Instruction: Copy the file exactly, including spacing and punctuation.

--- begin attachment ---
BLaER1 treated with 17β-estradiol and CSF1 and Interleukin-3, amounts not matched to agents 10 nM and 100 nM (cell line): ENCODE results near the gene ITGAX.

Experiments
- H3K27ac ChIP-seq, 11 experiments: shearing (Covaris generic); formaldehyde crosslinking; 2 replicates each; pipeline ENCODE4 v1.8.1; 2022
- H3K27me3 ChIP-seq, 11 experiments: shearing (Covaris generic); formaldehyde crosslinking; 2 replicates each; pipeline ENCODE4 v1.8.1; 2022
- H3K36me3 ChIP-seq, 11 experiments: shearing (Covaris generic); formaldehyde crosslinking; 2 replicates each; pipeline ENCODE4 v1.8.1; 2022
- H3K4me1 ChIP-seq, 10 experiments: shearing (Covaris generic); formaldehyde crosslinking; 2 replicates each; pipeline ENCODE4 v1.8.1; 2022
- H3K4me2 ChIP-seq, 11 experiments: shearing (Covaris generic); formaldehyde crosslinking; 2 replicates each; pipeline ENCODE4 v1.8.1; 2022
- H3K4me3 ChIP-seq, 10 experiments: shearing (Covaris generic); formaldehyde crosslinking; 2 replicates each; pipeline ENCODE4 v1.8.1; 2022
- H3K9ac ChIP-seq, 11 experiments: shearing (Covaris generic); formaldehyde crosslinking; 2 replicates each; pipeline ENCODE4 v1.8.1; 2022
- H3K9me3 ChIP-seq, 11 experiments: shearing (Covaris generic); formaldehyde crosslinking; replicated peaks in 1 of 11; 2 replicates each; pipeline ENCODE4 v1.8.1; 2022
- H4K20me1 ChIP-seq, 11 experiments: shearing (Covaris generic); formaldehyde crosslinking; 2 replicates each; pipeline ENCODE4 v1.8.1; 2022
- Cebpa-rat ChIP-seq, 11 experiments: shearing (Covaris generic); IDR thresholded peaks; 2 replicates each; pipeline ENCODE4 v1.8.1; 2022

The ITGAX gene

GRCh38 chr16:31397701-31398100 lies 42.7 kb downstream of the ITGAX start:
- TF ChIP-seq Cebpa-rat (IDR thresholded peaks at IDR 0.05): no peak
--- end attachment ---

BLaER1 treated with 17β-estradiol and CSF1 and Interleukin-3, amounts not matched to agents 10 nM and 100 nM (cell line): ENCODE results near the gene ITGAX.

Experiments
- H3K27ac ChIP-seq, 11 experiments: shearing (Covaris generic); formaldehyde crosslinking; 2 replicates each; pipeline ENCODE4 v1.8.1; 2022
- H3K27me3 ChIP-seq, 11 experiments: shearing (Covaris generic); formaldehyde crosslinking; 2 replicates each; pipeline ENCODE4 v1.8.1; 2022
- H3K36me3 ChIP-seq, 11 experiments: shearing (Covaris generic); formaldehyde crosslinking; 2 replicates each; pipeline ENCODE4 v1.8.1; 2022
- H3K4me1 ChIP-seq, 10 experiments: shearing (Covaris generic); formaldehyde crosslinking; 2 replicates each; pipeline ENCODE4 v1.8.1; 2022
- H3K4me2 ChIP-seq, 11 experiments: shearing (Covaris generic); formaldehyde crosslinking; 2 replicates each; pipeline ENCODE4 v1.8.1; 2022
- H3K4me3 ChIP-seq, 10 experiments: shearing (Covaris generic); formaldehyde crosslinking; 2 replicates each; pipeline ENCODE4 v1.8.1; 2022
- H3K9ac ChIP-seq, 11 experiments: shearing (Covaris generic); formaldehyde crosslinking; 2 replicates each; pipeline ENCODE4 v1.8.1; 2022
- H3K9me3 ChIP-seq, 11 experiments: shearing (Covaris generic); formaldehyde crosslinking; replicated peaks in 1 of 11; 2 replicates each; pipeline ENCODE4 v1.8.1; 2022
- H4K20me1 ChIP-seq, 11 experiments: shearing (Covaris generic); formaldehyde crosslinking; 2 replicates each; pipeline ENCODE4 v1.8.1; 2022
- Cebpa-rat ChIP-seq, 11 experiments: shearing (Covaris generic); IDR thresholded peaks; 2 replicates each; pipeline ENCODE4 v1.8.1; 2022

The ITGAX gene

GRCh38 chr16:31397701-31398100 lies 42.7 kb downstream of the ITGAX start:
- TF ChIP-seq Cebpa-rat (IDR thresholded peaks at IDR 0.05): no peak